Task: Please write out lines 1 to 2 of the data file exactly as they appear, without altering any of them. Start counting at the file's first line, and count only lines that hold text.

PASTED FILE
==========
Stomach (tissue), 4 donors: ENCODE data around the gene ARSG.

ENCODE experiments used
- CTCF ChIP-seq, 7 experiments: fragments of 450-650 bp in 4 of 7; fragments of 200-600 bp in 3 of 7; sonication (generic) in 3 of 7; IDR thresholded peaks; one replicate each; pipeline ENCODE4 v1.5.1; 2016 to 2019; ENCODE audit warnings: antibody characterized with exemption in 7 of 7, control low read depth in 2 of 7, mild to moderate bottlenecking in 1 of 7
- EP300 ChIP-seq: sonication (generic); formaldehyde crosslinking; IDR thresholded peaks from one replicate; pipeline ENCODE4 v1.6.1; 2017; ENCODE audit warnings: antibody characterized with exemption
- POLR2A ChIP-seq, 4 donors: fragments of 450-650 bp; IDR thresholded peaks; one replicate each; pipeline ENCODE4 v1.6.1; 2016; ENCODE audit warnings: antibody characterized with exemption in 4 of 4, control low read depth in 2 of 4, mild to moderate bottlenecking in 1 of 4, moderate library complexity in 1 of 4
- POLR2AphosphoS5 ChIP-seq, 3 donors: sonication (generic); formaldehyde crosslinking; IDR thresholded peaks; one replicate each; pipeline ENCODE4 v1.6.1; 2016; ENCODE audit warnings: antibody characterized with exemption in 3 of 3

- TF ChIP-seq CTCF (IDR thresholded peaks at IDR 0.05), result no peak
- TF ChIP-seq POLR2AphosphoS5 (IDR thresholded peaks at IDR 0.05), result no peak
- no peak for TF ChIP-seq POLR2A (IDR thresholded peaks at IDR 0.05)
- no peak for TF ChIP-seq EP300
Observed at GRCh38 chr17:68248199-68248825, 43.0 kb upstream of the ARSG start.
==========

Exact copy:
Stomach (tissue), 4 donors: ENCODE data around the gene ARSG.

ENCODE experiments used